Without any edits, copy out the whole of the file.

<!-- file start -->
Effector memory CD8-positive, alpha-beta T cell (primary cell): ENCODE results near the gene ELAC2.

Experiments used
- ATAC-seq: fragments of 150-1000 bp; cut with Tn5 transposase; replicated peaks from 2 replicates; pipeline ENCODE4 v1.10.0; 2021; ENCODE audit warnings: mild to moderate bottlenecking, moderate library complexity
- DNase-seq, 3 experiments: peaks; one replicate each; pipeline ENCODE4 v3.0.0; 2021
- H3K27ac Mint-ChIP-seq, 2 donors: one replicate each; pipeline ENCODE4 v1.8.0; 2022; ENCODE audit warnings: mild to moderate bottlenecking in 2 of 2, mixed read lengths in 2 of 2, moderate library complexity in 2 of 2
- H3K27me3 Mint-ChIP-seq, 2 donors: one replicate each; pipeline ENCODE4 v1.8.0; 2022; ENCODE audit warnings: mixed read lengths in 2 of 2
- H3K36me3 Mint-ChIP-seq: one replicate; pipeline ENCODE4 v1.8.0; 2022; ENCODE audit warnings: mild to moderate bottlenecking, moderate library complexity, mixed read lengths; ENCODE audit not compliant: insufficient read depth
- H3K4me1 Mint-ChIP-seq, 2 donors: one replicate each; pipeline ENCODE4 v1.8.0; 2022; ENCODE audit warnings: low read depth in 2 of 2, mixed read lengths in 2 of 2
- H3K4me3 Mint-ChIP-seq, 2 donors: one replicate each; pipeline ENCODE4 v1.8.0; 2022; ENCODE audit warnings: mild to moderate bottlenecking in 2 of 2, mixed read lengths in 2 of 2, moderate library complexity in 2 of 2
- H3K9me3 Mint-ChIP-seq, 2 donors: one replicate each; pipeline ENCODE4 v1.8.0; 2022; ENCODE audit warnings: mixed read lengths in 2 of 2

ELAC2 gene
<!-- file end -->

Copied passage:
Effector memory CD8-positive, alpha-beta T cell (primary cell): ENCODE results near the gene ELAC2.

Experiments used
- ATAC-seq: fragments of 150-1000 bp; cut with Tn5 transposase; replicated peaks from 2 replicates; pipeline ENCODE4 v1.10.0; 2021; ENCODE audit warnings: mild to moderate bottlenecking, moderate library complexity
- DNase-seq, 3 experiments: peaks; one replicate each; pipeline ENCODE4 v3.0.0; 2021
- H3K27ac Mint-ChIP-seq, 2 donors: one replicate each; pipeline ENCODE4 v1.8.0; 2022; ENCODE audit warnings: mild to moderate bottlenecking in 2 of 2, mixed read lengths in 2 of 2, moderate library complexity in 2 of 2
- H3K27me3 Mint-ChIP-seq, 2 donors: one replicate each; pipeline ENCODE4 v1.8.0; 2022; ENCODE audit warnings: mixed read lengths in 2 of 2
- H3K36me3 Mint-ChIP-seq: one replicate; pipeline ENCODE4 v1.8.0; 2022; ENCODE audit warnings: mild to moderate bottlenecking, moderate library complexity, mixed read lengths; ENCODE audit not compliant: insufficient read depth
- H3K4me1 Mint-ChIP-seq, 2 donors: one replicate each; pipeline ENCODE4 v1.8.0; 2022; ENCODE audit warnings: low read depth in 2 of 2, mixed read lengths in 2 of 2
- H3K4me3 Mint-ChIP-seq, 2 donors: one replicate each; pipeline ENCODE4 v1.8.0; 2022; ENCODE audit warnings: mild to moderate bottlenecking in 2 of 2, mixed read lengths in 2 of 2, moderate library complexity in 2 of 2
- H3K9me3 Mint-ChIP-seq, 2 donors: one replicate each; pipeline ENCODE4 v1.8.0; 2022; ENCODE audit warnings: mixed read lengths in 2 of 2

ELAC2 gene